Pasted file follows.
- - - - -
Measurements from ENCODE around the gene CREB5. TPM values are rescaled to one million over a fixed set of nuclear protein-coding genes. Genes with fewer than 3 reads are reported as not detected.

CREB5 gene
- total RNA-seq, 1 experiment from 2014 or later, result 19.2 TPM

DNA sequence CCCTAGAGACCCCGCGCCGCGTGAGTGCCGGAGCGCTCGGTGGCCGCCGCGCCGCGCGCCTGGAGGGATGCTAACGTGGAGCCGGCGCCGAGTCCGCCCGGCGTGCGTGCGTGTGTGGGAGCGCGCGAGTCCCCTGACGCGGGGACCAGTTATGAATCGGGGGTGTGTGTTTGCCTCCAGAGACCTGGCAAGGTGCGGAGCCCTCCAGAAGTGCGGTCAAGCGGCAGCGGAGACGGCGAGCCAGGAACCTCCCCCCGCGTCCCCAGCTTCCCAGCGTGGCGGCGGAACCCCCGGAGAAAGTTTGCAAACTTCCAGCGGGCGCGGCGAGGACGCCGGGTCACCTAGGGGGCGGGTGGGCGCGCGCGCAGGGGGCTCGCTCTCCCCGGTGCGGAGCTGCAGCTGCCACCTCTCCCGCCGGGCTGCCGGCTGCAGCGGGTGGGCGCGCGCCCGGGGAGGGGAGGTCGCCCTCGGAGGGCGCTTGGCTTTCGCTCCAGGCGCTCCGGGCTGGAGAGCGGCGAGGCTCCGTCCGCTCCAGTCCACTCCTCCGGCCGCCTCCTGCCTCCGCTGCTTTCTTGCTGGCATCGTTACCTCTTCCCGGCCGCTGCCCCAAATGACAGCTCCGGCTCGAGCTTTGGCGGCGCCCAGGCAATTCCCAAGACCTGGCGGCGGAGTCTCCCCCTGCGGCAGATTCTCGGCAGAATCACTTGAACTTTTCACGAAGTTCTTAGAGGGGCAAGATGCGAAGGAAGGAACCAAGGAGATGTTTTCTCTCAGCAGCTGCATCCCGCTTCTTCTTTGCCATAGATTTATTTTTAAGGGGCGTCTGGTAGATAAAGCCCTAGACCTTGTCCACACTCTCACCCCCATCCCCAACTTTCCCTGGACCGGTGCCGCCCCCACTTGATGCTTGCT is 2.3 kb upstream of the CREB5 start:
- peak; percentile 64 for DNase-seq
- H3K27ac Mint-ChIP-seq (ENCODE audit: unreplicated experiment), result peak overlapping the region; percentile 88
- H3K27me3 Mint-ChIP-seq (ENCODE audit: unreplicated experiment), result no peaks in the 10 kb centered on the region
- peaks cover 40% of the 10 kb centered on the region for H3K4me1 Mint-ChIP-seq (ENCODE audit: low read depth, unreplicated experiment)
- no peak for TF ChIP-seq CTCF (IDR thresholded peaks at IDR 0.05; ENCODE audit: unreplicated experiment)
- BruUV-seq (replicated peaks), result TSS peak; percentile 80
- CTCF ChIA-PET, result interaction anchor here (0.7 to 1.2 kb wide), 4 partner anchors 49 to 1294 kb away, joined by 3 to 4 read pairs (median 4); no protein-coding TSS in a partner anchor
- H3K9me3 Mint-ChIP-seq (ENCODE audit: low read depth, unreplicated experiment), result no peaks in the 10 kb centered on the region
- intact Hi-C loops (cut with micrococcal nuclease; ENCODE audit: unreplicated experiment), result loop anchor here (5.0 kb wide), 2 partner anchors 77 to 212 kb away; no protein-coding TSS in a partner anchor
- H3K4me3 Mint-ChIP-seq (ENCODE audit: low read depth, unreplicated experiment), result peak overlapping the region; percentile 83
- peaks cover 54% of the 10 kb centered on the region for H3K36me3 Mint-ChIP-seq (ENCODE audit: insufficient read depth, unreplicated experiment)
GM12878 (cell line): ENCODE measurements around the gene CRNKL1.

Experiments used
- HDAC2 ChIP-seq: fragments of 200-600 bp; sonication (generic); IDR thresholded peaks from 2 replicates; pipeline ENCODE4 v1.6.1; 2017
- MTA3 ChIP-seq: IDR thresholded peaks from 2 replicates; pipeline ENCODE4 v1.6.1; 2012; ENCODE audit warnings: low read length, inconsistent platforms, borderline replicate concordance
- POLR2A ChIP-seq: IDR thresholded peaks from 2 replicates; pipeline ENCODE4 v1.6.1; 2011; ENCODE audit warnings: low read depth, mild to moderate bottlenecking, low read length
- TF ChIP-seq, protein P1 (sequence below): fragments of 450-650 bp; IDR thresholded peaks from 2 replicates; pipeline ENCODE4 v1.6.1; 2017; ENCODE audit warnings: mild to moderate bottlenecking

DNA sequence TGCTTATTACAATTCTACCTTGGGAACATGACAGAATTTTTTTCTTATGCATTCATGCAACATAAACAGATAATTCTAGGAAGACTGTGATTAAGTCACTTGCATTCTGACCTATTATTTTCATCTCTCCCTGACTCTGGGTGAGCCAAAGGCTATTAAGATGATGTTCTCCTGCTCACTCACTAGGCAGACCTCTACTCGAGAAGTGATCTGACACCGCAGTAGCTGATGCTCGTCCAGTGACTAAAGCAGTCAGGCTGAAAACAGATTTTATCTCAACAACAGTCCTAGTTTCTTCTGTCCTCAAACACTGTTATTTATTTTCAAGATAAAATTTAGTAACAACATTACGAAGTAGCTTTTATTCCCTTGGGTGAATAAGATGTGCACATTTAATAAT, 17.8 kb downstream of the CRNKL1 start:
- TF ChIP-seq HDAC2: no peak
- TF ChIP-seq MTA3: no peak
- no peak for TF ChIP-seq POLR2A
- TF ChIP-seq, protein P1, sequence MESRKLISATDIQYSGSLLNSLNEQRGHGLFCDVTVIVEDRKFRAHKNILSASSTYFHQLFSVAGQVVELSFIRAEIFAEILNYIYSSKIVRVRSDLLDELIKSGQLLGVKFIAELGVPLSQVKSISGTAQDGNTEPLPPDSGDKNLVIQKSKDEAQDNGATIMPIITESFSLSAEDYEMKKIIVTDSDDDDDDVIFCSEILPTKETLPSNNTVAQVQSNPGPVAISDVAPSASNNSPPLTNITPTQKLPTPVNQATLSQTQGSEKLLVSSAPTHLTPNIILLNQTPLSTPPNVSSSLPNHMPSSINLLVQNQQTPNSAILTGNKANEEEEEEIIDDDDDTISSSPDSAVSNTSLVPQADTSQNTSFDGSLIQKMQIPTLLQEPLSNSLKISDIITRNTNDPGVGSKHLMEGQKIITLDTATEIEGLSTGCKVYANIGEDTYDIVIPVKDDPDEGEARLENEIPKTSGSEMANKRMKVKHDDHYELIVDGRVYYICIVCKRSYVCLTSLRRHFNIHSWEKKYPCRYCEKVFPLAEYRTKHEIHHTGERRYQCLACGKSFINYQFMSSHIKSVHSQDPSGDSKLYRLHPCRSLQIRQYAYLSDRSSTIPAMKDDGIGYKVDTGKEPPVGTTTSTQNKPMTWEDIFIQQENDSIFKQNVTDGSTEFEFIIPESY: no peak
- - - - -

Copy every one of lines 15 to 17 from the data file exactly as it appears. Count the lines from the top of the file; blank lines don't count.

- peaks cover 54% of the 10 kb centered on the region for H3K36me3 Mint-ChIP-seq (ENCODE audit: insufficient read depth, unreplicated experiment)
GM12878 (cell line): ENCODE measurements around the gene CRNKL1.

Experiments used